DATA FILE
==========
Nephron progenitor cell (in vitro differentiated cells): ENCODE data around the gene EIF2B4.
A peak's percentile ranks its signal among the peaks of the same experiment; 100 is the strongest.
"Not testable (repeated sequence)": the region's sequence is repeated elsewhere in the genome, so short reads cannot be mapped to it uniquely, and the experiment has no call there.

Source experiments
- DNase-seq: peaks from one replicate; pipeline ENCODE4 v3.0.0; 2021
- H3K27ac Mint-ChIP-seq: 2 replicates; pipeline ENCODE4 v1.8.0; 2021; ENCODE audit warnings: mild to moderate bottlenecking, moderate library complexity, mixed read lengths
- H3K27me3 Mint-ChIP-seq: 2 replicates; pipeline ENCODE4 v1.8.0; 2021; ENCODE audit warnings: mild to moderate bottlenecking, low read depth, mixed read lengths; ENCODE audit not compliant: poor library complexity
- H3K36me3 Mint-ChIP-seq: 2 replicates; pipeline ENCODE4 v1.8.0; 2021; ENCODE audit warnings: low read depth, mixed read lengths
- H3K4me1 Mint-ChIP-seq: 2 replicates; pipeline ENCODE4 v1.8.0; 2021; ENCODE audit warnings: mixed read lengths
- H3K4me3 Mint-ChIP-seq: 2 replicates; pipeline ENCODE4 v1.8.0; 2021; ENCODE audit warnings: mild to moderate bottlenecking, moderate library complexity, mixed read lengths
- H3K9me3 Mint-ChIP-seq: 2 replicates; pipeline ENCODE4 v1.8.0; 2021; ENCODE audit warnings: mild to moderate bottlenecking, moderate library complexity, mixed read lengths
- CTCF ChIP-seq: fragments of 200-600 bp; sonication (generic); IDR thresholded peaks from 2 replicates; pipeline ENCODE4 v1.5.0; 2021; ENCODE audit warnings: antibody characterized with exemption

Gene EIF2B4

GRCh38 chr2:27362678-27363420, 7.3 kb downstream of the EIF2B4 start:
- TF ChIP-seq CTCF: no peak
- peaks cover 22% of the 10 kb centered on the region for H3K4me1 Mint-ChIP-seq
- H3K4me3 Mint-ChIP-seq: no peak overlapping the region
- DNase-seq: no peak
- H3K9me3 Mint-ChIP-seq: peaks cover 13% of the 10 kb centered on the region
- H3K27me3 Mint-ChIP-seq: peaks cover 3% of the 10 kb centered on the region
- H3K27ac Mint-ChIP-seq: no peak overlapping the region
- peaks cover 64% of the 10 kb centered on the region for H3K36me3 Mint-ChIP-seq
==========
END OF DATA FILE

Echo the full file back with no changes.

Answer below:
Nephron progenitor cell (in vitro differentiated cells): ENCODE data around the gene EIF2B4.
A peak's percentile ranks its signal among the peaks of the same experiment; 100 is the strongest.
"Not testable (repeated sequence)": the region's sequence is repeated elsewhere in the genome, so short reads cannot be mapped to it uniquely, and the experiment has no call there.

Source experiments
- DNase-seq: peaks from one replicate; pipeline ENCODE4 v3.0.0; 2021
- H3K27ac Mint-ChIP-seq: 2 replicates; pipeline ENCODE4 v1.8.0; 2021; ENCODE audit warnings: mild to moderate bottlenecking, moderate library complexity, mixed read lengths
- H3K27me3 Mint-ChIP-seq: 2 replicates; pipeline ENCODE4 v1.8.0; 2021; ENCODE audit warnings: mild to moderate bottlenecking, low read depth, mixed read lengths; ENCODE audit not compliant: poor library complexity
- H3K36me3 Mint-ChIP-seq: 2 replicates; pipeline ENCODE4 v1.8.0; 2021; ENCODE audit warnings: low read depth, mixed read lengths
- H3K4me1 Mint-ChIP-seq: 2 replicates; pipeline ENCODE4 v1.8.0; 2021; ENCODE audit warnings: mixed read lengths
- H3K4me3 Mint-ChIP-seq: 2 replicates; pipeline ENCODE4 v1.8.0; 2021; ENCODE audit warnings: mild to moderate bottlenecking, moderate library complexity, mixed read lengths
- H3K9me3 Mint-ChIP-seq: 2 replicates; pipeline ENCODE4 v1.8.0; 2021; ENCODE audit warnings: mild to moderate bottlenecking, moderate library complexity, mixed read lengths
- CTCF ChIP-seq: fragments of 200-600 bp; sonication (generic); IDR thresholded peaks from 2 replicates; pipeline ENCODE4 v1.5.0; 2021; ENCODE audit warnings: antibody characterized with exemption

Gene EIF2B4

GRCh38 chr2:27362678-27363420, 7.3 kb downstream of the EIF2B4 start:
- TF ChIP-seq CTCF: no peak
- peaks cover 22% of the 10 kb centered on the region for H3K4me1 Mint-ChIP-seq
- H3K4me3 Mint-ChIP-seq: no peak overlapping the region
- DNase-seq: no peak
- H3K9me3 Mint-ChIP-seq: peaks cover 13% of the 10 kb centered on the region
- H3K27me3 Mint-ChIP-seq: peaks cover 3% of the 10 kb centered on the region
- H3K27ac Mint-ChIP-seq: no peak overlapping the region
- peaks cover 64% of the 10 kb centered on the region for H3K36me3 Mint-ChIP-seq